A more effective treatment for arthritis is injection of corticosteroids directly into the arthritic joint or intra-articluar injection. Hyaluronic acid is often mixed with the steroid to enhance the anti-inflammatory effect. These injections usually need to be repeated anywhere from every 4 months to once yearly depending on the joint affected, the level of arthritis present, and the desired soundness. The disadvantage of joint injections is that they only affect the particular joint injected. So if there are multiple arthritic joints in your horse, it could mean multiple injections. Generally, these injections are safe and can prolong the useful life of your horse.

The oral joint supplements are somewhat controversial in how well they work. Glucosamine is probably the most studied of the oral supplements and it is known to have a mild effect on joint inflammation when administered at appropriate levels (14mg per pound). There is little convincing scientific evidence that oral chondroitin sulfate, MSM and hyaluronic acid have a significant effect on equine joint inflammation.

There are two injectable medications that have been shown to reduce inflammation in arthritic joints, Legend and Adequan. Both are administered monthly, with the legend administered in the vein and the Adequan in the muscle. The advantage of these injections are that they affect all the joints in the horse. These medications are not only good for treating existing arthritis, but may help to slow the development of arthritis in high level performance horses.

A more effective treatment for arthritis is injection of corticosteroids directly into the arthritic joint or intra-articluar injection. Hyaluronic acid is often mixed with the steroid to enhance the anti-inflammatory effect. These injections usually need to be repeated anywhere from every 4 months to once yearly depending on the joint affected, the level of arthritis present, and the desired soundness. The disadvantage of joint injections is that they only affect the particular joint injected. So if there are multiple arthritic joints in your horse, it could mean multiple injections. Generally, these injections are safe and can prolong the useful life of your horse.

IRAP- Interleukin 1 Receptor Antagonist Protein. An anti-inflammatory protein found naturally in the bloodstream.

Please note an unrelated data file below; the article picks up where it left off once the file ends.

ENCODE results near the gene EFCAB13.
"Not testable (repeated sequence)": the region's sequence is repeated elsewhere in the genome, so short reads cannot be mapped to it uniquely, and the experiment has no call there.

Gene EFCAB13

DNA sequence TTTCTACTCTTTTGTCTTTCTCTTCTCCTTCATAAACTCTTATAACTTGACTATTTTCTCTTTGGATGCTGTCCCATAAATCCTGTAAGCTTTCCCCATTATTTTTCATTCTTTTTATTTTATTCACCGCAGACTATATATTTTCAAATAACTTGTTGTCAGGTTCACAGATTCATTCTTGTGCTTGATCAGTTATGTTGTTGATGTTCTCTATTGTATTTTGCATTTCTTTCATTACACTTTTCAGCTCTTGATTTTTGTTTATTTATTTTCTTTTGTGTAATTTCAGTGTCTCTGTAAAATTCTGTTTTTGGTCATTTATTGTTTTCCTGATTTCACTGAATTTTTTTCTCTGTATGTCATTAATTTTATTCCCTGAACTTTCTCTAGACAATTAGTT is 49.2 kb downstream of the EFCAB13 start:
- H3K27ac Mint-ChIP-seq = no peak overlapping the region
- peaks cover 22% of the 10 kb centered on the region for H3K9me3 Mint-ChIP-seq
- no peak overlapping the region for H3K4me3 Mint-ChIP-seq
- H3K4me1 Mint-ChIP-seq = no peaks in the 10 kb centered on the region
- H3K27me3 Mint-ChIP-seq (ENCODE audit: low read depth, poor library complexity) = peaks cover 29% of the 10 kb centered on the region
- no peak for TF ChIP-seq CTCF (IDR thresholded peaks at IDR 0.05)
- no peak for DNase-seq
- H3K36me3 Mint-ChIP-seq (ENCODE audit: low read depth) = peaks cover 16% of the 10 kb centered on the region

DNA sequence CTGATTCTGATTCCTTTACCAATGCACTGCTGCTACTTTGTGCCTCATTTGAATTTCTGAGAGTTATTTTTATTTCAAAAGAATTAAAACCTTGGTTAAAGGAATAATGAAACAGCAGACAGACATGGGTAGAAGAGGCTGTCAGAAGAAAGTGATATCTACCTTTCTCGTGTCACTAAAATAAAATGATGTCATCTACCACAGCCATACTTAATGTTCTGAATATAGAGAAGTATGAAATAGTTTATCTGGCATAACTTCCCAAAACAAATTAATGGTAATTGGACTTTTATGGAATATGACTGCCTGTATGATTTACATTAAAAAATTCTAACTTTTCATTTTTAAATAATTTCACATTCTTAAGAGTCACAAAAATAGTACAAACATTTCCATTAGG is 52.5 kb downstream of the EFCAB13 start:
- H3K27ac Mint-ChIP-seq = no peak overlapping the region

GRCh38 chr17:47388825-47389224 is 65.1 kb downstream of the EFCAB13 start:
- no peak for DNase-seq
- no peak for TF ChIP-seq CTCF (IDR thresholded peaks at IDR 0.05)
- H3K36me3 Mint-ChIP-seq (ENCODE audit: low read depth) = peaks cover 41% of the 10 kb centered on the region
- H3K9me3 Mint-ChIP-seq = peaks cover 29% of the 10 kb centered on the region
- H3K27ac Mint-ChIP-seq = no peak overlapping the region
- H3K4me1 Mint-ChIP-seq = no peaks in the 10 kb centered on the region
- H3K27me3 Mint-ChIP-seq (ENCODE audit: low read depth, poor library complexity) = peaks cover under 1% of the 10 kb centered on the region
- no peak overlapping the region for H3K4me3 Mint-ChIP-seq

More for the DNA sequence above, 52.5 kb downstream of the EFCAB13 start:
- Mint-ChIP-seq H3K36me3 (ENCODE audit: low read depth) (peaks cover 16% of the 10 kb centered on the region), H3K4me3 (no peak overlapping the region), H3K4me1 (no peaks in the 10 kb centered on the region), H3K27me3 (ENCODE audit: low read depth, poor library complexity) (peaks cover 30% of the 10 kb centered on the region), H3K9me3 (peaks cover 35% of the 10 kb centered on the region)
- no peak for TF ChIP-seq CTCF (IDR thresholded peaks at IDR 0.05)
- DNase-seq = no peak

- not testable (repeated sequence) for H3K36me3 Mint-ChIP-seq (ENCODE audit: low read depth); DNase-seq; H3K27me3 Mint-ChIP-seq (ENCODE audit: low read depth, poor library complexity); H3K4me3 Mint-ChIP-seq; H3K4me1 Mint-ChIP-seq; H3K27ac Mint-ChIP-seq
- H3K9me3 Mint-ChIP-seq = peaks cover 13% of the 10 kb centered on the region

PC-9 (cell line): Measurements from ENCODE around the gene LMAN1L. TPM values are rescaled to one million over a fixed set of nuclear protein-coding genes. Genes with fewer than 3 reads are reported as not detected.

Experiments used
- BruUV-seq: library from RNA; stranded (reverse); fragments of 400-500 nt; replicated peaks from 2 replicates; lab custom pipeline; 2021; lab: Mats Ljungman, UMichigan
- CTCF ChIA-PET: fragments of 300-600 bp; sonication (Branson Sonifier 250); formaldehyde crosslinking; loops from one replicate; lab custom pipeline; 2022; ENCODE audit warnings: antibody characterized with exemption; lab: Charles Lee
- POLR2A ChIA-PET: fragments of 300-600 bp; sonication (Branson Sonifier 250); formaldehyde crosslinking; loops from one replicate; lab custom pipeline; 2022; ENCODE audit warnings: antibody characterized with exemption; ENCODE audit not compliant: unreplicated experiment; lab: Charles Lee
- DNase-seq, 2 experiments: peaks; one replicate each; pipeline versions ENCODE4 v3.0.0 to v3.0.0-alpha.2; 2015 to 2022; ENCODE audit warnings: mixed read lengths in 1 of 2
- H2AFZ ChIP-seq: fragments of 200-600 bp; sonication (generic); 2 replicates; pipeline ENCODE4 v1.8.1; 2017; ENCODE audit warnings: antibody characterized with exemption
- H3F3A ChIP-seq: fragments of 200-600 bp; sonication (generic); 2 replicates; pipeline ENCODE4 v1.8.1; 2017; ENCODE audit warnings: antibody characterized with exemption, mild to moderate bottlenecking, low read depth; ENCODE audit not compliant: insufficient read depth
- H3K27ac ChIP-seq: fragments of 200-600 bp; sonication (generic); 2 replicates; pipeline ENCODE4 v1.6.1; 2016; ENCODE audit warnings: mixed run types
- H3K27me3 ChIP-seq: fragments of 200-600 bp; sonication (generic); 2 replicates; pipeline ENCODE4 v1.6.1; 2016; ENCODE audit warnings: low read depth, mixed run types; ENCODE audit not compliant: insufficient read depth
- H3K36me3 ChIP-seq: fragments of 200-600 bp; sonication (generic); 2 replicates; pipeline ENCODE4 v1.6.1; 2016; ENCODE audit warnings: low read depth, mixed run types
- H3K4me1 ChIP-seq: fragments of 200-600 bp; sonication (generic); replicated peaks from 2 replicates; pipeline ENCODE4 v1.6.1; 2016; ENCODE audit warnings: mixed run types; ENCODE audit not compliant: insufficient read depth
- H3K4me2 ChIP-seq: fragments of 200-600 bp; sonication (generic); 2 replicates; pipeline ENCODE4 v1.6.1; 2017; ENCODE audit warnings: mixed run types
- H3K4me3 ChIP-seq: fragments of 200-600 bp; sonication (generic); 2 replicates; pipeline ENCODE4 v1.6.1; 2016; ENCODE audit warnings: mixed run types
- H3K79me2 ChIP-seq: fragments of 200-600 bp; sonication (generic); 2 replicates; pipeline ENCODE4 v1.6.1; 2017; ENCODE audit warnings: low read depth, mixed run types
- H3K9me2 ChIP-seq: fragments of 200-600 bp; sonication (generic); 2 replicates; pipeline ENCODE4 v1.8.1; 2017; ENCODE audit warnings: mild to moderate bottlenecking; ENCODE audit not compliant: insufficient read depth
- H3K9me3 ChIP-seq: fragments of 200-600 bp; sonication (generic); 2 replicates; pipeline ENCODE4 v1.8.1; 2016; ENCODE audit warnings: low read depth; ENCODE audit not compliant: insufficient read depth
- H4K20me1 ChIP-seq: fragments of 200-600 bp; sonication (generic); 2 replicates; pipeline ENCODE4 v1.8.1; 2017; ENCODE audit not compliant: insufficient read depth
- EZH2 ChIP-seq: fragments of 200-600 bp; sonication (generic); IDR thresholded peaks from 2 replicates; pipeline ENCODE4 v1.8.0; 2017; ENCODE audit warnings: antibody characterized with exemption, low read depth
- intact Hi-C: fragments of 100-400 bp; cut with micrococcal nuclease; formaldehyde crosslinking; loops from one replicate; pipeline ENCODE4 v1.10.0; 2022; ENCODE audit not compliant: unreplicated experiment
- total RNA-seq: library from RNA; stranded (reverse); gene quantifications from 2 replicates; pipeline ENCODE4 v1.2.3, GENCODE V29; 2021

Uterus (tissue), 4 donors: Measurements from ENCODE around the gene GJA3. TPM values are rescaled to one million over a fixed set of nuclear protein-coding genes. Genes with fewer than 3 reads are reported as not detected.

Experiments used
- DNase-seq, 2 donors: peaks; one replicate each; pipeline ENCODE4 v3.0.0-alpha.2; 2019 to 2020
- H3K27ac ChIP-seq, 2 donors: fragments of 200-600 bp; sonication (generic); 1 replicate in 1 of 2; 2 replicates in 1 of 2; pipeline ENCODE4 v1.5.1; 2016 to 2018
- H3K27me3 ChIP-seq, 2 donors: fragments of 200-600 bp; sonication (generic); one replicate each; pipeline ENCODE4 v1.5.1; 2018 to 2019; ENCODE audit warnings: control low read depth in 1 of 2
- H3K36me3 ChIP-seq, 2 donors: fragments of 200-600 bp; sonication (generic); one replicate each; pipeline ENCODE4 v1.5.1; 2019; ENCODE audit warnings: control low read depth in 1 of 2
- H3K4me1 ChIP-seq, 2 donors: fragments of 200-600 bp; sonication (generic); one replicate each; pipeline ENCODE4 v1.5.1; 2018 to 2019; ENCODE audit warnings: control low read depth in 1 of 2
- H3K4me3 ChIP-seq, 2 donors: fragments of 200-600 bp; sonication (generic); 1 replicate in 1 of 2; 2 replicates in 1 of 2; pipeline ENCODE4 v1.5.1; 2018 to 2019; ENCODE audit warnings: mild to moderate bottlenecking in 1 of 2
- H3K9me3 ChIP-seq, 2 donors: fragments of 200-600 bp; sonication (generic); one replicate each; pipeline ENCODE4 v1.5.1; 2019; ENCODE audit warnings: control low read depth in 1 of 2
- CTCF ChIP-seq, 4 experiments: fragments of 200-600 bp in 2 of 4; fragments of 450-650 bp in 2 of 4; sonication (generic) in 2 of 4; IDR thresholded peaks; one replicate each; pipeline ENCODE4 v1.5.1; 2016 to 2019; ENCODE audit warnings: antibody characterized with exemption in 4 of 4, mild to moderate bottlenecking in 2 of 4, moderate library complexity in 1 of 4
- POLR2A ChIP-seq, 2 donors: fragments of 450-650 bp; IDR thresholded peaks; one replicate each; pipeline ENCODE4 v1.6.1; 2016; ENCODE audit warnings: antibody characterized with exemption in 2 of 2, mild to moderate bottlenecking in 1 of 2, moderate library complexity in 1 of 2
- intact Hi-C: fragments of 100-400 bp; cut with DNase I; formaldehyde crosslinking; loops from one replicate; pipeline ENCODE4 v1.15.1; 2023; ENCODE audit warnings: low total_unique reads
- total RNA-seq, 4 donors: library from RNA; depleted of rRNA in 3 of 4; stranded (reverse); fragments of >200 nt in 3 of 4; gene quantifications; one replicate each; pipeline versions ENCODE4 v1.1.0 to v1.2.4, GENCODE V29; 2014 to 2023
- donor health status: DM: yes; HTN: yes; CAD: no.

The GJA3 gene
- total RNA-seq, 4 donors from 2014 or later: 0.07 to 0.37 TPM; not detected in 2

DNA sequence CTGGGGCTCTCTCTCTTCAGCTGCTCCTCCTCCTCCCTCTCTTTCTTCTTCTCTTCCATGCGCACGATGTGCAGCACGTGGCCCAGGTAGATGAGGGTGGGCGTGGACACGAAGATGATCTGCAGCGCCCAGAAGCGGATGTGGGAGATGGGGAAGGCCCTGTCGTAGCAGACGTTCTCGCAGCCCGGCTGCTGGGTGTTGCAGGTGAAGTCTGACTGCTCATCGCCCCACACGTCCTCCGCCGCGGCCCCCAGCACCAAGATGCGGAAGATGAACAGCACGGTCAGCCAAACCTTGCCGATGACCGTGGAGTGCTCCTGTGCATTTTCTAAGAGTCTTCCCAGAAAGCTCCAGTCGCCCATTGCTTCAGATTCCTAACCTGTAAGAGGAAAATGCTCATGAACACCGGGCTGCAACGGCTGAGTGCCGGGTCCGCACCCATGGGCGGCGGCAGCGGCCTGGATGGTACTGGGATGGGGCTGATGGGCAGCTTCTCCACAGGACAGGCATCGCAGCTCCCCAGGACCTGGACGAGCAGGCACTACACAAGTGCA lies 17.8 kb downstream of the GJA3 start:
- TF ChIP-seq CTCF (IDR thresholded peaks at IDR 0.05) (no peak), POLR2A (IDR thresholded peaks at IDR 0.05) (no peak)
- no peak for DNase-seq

The most effective treatment for arthritis to date is injection of IRAP, PRP and/or Stem Cells directly into the arthritic joint. IRAP is basically an anti-inflammatory that exists naturally in the bloodstream. A sample of blood is taken, then incubated overnight and the IRAP is purified out and placed in syringes for injection. Stem Cells can come from various tissue within the horse, with fat being our tissue of choice. A sample of fat is obtained from beneath the skin at the side of the tail-head. This fat is then sent to the lab (we use Vet-Stem) where the stem cells are isolated and placed in syringes for injection. The stem cells are sent to the clinic within 48 hours of the fat harvest, and injected with IRAP into the arthritic joint. The latest research on using stem cells to treat arthritis in horses is very promising.

using stem cells to treat arthritis in horses is very promising.

Surgical treatment may also be of benefit depending on the damage present in the joint. Unhealthy cartilage can become thickened, soft and delicate; called chondromalacia. If trauma to this delicate cartilage continues, it can result in permanent damage to the very specialized joint cartilage. Surgical treatment of chondromalacia can help to repair the cartilage and prevent this permanent damage.

Surgical fusion of various joints can also be performed. For example, surgical fusion of the pastern joint can be performed with a good prognosis for return to athleticism.

Determining the best treatment for an individual horse depends on the joint affected, the severity of the arthritis, the age of the horse, the use of the horse, and the finances available to treat the horse.

Prognosis

A horse with arthritis can be managed with a proper exercise program, medications and supplements, and even direct joint therapy. The extent of the management will vary greatly depending on the age of the horse and the work he is expected to do.